Something You Are, by Hanna Jameson

Review published on August 6, 2013. Reviewed by Mike Stafford

Nudge Reviewer Rating:

Something You Are is the debut novel from Hanna Jameson, and the first of her planned London Underground trilogy. In this installment, she introduces Nic Caruana, a twenty-something hitman from the capital, who is tasked with tracking down the daughter of a noted local gangster.

The curtain rises on Caruana as he walks through one of London’s meaner estates. Accosted by a group of youths intent on violence, he responds in a manner that will determine the course of his life ever after. Cut to the present, and he, like many of us, has carved out a career in the first industry that offered him steady money. It’s deft work from Jameson, as she takes barely three pages to establish Caruana’s back-story, and to offer a musing on how chance moments can affect the future.

As a character, Caruana defies easy categorisation. Jameson nods frequently to Bret Easton Ellis, and in particular American Psycho, but Caruana is no Bateman-esque anti-hero. He has a deeply dysfunctional relationship with his parents and his siblings, and on occasion is little more than a sniveling wretch, albeit with no amazing grace on hand to save him. Instead, he has the missing girl’s mother, a woman damaged in both body and soul, and with whom Nic forms a dark, twisted bond over the course of the novel.

The rest of the cast are cut from similar cloth. Flatmate Mark is in the same line of work as Nic, and while he talks like a socialist, he drinks like a nihilist. Nic’s sister, Harriet, is an inveterate junkie. Even the peripheral characters are all mired in the filth of Jameson’s London, be they murderers, enforcers, dealers or hookers. This is a noir ensemble par excellence: screw-ups to a man, bringing pain and suffering to themselves and each other at every end and turn.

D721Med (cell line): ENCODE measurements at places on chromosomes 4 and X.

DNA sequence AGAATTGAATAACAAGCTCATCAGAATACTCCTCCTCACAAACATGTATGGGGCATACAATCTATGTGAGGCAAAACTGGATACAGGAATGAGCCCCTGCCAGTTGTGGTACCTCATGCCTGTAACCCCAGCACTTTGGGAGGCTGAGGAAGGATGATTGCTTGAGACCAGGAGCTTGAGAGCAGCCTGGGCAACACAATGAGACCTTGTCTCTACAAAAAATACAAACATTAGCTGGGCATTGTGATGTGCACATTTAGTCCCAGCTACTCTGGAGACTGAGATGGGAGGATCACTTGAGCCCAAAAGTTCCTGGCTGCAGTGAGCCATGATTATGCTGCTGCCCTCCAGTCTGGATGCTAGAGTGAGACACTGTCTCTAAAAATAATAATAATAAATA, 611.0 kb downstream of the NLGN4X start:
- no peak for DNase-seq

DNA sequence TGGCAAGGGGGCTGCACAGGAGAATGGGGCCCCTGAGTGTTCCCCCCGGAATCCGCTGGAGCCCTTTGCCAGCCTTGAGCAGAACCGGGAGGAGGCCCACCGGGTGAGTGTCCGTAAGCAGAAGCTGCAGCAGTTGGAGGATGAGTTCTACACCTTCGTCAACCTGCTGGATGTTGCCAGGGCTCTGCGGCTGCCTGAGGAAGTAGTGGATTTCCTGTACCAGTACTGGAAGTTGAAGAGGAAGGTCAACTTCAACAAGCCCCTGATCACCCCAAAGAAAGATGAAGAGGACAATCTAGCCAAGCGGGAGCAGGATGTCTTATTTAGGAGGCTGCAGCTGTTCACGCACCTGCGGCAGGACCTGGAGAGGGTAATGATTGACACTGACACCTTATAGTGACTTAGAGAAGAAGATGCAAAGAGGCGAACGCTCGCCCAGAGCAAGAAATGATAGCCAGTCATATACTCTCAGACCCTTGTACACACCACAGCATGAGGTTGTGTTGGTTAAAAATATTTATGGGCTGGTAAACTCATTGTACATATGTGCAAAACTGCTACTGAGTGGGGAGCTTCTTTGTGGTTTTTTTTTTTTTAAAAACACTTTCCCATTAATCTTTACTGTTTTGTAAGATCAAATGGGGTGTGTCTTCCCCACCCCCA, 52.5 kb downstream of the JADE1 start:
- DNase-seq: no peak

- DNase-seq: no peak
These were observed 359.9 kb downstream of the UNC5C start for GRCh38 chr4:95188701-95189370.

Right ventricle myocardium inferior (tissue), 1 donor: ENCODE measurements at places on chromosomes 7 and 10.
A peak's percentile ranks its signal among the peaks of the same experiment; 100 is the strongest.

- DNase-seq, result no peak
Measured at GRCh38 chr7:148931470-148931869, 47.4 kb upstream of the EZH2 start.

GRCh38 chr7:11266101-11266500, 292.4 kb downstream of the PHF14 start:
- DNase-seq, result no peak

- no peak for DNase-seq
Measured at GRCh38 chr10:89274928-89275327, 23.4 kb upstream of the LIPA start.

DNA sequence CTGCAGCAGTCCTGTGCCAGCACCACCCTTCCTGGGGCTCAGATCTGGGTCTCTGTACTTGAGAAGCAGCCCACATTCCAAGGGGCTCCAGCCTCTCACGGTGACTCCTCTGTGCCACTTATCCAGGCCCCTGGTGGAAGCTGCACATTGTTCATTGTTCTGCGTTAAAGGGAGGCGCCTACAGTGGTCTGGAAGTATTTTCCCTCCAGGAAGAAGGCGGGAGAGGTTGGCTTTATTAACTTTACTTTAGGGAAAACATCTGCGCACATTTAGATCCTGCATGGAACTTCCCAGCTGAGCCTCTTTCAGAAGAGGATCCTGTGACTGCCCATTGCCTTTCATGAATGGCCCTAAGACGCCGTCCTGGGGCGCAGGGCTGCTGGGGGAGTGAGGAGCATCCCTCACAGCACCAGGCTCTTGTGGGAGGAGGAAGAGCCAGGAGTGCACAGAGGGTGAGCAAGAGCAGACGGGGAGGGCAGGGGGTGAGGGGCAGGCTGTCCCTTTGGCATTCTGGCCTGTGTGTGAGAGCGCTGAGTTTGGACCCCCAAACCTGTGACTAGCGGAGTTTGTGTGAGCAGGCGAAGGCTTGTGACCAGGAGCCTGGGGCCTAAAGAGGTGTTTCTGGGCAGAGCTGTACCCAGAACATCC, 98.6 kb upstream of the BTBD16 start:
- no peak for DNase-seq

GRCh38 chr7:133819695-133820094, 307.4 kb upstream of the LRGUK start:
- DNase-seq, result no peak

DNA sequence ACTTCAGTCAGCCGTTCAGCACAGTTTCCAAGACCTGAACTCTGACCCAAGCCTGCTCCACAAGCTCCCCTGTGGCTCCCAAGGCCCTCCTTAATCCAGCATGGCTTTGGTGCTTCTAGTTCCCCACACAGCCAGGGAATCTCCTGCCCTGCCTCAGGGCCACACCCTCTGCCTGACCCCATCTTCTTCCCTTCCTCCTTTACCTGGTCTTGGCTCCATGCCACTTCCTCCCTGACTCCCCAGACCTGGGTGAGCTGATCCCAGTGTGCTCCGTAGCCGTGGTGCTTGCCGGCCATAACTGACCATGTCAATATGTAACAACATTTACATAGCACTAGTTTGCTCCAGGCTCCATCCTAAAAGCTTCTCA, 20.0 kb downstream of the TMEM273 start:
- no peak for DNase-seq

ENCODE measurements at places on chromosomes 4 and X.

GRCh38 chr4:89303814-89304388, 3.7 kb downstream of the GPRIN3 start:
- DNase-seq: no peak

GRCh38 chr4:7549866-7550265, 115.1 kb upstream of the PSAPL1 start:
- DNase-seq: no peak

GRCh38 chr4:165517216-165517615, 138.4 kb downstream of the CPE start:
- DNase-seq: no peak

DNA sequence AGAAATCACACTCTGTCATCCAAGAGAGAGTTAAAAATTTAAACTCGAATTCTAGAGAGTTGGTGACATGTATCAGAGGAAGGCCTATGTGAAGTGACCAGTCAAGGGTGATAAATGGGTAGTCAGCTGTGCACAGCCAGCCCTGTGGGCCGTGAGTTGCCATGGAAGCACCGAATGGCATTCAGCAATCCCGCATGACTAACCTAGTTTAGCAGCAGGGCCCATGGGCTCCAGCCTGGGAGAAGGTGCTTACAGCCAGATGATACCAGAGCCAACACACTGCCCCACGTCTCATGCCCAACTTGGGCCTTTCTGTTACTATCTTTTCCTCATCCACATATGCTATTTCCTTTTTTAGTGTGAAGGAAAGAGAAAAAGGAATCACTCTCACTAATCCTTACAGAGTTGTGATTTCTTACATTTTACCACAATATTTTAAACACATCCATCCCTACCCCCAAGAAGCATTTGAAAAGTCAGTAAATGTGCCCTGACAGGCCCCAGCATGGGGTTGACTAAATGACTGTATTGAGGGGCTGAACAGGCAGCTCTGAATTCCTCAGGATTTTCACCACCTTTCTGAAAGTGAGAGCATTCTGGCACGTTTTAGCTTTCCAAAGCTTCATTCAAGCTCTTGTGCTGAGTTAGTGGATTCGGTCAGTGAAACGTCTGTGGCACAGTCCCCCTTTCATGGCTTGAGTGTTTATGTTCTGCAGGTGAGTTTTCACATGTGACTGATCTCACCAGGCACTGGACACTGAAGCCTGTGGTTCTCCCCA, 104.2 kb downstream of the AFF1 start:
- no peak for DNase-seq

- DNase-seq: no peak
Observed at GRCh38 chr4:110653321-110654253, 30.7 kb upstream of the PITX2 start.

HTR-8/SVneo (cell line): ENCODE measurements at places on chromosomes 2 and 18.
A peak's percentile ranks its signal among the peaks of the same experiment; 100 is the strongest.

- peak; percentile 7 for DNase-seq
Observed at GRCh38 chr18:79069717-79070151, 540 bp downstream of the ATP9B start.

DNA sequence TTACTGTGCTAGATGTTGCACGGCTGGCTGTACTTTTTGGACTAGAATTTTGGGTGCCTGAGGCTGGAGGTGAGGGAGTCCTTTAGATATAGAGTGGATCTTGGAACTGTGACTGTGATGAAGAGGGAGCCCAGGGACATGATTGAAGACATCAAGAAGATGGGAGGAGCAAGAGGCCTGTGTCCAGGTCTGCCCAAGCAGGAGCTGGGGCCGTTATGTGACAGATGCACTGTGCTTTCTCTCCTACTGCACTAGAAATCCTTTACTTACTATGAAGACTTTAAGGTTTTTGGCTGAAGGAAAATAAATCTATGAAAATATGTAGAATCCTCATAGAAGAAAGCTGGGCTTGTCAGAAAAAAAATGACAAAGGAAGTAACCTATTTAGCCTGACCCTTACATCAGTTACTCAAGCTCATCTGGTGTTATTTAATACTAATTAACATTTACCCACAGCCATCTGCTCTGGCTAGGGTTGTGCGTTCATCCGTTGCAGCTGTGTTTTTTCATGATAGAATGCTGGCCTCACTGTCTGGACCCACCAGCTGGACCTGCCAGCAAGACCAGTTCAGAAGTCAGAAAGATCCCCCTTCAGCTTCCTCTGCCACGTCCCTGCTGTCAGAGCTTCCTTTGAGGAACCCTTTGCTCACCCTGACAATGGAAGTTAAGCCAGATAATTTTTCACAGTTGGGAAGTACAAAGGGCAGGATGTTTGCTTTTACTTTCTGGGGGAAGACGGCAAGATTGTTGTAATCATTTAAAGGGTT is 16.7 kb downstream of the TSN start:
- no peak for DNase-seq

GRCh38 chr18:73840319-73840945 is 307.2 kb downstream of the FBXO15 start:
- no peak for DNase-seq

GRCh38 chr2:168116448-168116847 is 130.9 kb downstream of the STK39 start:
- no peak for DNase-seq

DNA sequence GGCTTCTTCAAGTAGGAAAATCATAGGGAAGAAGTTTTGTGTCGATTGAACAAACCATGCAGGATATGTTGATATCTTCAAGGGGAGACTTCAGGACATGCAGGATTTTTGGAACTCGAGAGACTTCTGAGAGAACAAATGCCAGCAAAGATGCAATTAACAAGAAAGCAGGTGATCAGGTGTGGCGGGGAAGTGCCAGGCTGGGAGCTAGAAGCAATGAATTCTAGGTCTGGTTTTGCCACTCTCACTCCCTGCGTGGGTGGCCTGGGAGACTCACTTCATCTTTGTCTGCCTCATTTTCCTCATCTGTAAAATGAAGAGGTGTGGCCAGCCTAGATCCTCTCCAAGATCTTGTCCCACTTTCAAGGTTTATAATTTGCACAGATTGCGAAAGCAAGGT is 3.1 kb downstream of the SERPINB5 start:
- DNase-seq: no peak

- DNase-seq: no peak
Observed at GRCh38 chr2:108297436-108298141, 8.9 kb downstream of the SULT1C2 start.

The mood is gloomy, and the subject matter is violent. Not for Jameson the clinical, mob-style execution. In her coarsened, uncensored world, the blood flows freely and the violence is cruel. Bones crack and flesh is torn asunder by blades – there’s more than a little of Saw and Hostel in ‘Something You Are,’ with its punky, remorseless bloodletting.

This isn’t just edgy bloodlust though. There’s a real emotional resonance to the book, particularly as it reaches its climax. As readers, we may not want to clutch Caruana and Co to our bosom, but their issues are universal. Alienation, family breakdown, human weakness – you don’t have to be a contract killer to feel these demons on your shoulder. Indeed, Something You Are, has strong overtones of Horace Silver’s masterful Judas Pig, with its bleak, psychopathic but endearing protagonist, its black London underbelly and its emotional force even in the face of truly shocking violence. This is a hypnotic slice of urban noir from an extremely promising debut novelist – here at Nudge we’ll be watching the London Underground trilogy with great interest.

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